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Re: Style sheet readability

From: David Woolley <david@djwhome.demon.co.uk>
Date: Tue, 13 Aug 2002 22:11:46 +0100 (BST)
Message-Id: <200208132111.g7DLBkr01217@djwhome.demon.co.uk>
To: timsp@ssbtechnologies.com (Tim Springer)
Cc: w3c-wai-ig@w3.org

> Basically it forms a lowest common denominator to ensure accessibility
> of content -- Is this constraint still reasonable and valid given the
> current state of browsers and assistive technology?  

It's fundamental to the philosophy of HTML; content should not be communicated
solely by presentation.  XHTML 2.0 drafts have just been released, and the
impression I get is that this tries to stress this separation even more.

Also, Lynx, text to speech systems, PDAs, mobile phones, etc. don't support
visual style sheets (a slight oversimplification for things like JAWS which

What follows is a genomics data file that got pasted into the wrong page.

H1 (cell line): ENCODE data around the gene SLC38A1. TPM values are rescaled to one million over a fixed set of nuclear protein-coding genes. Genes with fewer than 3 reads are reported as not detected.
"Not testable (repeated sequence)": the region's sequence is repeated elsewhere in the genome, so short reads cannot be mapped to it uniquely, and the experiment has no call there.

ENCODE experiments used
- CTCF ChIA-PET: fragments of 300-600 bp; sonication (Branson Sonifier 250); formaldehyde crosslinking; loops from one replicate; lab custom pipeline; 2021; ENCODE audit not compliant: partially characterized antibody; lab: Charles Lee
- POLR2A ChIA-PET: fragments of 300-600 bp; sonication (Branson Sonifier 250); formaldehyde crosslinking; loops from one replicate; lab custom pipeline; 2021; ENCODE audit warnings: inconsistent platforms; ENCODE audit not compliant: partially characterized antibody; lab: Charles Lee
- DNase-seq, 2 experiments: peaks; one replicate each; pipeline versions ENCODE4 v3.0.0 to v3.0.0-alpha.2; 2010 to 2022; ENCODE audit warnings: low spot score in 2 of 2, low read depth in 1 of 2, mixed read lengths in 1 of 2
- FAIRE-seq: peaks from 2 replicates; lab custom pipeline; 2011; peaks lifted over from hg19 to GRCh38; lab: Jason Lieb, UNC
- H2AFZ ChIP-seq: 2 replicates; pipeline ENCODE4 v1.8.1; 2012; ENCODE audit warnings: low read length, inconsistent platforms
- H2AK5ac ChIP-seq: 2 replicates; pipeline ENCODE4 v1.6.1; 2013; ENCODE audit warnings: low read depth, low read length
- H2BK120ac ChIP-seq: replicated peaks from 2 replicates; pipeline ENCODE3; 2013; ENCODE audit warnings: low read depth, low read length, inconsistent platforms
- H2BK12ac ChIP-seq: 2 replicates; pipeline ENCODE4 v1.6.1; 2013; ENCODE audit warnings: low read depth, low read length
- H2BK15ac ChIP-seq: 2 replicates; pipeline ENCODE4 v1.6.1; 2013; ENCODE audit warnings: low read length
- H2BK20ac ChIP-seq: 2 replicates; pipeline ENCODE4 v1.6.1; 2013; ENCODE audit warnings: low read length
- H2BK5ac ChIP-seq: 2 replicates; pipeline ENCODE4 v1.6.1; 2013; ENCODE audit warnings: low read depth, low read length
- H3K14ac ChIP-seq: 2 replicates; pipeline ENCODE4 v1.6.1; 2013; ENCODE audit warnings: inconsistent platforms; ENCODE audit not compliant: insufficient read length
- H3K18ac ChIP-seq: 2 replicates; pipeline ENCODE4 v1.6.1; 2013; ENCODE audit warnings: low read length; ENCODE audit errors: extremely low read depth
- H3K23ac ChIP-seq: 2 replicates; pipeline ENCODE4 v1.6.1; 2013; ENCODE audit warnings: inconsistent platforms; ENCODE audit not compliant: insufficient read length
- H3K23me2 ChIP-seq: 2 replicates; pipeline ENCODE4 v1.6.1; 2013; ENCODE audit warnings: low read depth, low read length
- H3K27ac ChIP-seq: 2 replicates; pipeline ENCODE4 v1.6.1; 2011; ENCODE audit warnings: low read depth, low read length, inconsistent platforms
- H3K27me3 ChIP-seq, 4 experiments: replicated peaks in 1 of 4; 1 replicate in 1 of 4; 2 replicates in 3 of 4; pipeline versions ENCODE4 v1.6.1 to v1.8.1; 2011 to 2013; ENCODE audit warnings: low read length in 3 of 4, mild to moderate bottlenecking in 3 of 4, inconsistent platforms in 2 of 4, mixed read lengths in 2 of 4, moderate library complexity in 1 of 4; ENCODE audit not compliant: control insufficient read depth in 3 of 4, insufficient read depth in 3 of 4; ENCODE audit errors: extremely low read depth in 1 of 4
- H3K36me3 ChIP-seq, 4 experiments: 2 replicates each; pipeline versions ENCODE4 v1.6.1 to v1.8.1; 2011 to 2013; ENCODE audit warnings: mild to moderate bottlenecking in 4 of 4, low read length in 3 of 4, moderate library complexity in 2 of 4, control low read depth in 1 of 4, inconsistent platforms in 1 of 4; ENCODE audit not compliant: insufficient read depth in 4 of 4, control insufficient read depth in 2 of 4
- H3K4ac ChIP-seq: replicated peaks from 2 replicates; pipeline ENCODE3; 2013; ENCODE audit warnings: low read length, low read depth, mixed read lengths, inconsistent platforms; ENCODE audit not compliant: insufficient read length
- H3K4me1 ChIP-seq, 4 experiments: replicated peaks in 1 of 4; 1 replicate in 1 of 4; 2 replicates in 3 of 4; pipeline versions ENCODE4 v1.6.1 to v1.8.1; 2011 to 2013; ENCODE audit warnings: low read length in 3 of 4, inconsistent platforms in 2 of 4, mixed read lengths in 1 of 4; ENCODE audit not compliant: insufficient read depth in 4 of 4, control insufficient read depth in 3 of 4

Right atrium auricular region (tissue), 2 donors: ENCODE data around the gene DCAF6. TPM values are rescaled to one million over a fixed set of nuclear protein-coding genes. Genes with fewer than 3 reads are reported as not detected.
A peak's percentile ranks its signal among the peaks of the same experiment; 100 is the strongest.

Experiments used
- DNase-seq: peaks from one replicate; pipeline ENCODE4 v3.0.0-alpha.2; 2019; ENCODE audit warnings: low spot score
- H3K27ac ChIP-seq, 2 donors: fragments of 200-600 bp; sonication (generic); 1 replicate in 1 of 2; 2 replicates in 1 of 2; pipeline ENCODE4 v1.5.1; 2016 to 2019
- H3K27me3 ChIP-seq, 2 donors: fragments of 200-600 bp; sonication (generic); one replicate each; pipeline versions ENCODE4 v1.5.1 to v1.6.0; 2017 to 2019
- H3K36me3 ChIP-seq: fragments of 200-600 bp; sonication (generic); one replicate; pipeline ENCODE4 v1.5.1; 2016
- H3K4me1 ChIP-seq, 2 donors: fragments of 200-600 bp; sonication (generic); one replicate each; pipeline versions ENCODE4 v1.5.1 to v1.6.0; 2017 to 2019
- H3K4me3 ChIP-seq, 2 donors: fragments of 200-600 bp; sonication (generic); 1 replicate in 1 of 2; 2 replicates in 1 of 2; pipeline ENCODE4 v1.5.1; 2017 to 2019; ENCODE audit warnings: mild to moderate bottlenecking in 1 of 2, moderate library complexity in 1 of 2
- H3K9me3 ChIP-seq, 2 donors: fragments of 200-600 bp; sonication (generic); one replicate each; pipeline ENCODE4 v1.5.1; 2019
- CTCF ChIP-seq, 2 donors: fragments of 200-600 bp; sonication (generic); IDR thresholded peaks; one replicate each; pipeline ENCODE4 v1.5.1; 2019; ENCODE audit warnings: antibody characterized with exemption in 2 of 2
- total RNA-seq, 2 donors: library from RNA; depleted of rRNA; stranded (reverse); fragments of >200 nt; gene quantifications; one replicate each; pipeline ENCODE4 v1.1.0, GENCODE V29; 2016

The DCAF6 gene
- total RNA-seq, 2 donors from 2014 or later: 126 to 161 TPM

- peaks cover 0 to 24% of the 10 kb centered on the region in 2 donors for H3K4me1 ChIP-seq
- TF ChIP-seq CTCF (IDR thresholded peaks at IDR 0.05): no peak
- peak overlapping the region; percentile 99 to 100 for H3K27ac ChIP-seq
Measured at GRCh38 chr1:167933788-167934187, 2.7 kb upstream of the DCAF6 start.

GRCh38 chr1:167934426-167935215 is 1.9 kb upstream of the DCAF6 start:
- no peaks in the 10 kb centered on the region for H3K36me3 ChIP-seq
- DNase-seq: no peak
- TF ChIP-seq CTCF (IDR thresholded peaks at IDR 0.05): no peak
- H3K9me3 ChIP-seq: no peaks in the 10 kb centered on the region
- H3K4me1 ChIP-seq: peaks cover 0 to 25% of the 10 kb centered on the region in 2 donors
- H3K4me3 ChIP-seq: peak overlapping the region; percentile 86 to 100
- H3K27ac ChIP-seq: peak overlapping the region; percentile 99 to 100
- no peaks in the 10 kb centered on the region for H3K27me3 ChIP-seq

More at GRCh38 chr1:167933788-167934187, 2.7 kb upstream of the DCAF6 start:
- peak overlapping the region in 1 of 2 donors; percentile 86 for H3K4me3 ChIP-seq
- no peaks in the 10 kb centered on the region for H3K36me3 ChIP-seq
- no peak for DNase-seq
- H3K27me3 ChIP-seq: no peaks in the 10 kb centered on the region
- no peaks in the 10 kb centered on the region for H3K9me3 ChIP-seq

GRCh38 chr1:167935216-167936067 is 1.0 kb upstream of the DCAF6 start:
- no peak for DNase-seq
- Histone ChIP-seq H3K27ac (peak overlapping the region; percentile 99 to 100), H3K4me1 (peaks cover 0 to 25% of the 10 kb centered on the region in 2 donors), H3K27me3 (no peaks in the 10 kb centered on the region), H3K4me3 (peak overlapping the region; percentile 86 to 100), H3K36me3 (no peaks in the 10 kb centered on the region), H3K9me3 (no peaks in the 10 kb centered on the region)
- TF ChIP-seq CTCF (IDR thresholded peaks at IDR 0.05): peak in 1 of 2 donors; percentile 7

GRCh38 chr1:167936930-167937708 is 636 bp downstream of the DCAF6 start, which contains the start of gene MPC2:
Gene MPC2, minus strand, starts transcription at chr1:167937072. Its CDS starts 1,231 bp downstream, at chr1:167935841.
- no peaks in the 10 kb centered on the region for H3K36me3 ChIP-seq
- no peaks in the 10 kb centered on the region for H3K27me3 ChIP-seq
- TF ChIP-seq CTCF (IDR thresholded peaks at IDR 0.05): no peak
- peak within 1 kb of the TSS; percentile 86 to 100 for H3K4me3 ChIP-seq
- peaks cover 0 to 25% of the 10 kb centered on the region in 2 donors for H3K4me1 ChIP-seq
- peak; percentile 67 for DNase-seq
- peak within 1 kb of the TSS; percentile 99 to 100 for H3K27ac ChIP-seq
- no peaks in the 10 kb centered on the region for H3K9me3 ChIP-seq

actually don't support audio ones but can't represent visual information from
the visual ones).  Black and white printers don't fully support them on 
visual browsers.

Also, I've had to disable browser colours after accessing sites with very
poor colour contrasts and disable font sizes when unreasonably small 
absolute fonts are used, and I don't always turn them on again immediately.

Also, a fundamental design principle for style sheets is that the user can
completely override every aspect of them, so that the site cannot rely on
their style sheet being used, even when style sheet logic is being used.
Received on Wednesday, 14 August 2002 01:33:52 UTC

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